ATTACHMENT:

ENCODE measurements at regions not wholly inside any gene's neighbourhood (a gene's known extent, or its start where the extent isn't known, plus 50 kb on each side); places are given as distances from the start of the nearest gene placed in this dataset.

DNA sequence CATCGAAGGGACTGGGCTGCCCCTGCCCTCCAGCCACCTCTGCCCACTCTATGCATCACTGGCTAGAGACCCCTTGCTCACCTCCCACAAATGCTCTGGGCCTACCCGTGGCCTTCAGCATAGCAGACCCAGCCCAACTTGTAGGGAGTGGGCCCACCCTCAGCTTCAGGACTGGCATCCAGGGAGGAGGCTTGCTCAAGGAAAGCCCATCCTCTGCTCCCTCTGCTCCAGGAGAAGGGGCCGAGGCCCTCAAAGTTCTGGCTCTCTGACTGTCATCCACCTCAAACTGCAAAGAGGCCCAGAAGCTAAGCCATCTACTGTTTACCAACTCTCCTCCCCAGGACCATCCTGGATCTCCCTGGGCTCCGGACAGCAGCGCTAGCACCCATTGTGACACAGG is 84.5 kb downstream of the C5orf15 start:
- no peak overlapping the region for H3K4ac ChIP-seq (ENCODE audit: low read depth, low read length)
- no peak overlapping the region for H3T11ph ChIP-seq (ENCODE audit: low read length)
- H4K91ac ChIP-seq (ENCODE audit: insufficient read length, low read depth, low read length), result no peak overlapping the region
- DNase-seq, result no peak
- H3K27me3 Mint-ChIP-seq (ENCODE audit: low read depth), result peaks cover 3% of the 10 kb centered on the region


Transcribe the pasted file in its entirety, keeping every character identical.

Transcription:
ENCODE measurements at regions not wholly inside any gene's neighbourhood (a gene's known extent, or its start where the extent isn't known, plus 50 kb on each side); places are given as distances from the start of the nearest gene placed in this dataset.

DNA sequence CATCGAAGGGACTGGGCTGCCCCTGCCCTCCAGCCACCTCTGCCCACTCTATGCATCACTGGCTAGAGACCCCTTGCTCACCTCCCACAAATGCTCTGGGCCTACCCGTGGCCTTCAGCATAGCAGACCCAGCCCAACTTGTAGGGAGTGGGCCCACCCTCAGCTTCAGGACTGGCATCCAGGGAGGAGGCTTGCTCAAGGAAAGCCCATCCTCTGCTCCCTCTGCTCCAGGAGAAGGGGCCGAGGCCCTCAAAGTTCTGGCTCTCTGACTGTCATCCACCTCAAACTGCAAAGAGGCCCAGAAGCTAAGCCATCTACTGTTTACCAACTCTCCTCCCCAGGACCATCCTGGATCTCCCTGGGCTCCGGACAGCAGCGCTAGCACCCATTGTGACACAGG is 84.5 kb downstream of the C5orf15 start:
- no peak overlapping the region for H3K4ac ChIP-seq (ENCODE audit: low read depth, low read length)
- no peak overlapping the region for H3T11ph ChIP-seq (ENCODE audit: low read length)
- H4K91ac ChIP-seq (ENCODE audit: insufficient read length, low read depth, low read length), result no peak overlapping the region
- DNase-seq, result no peak
- H3K27me3 Mint-ChIP-seq (ENCODE audit: low read depth), result peaks cover 3% of the 10 kb centered on the region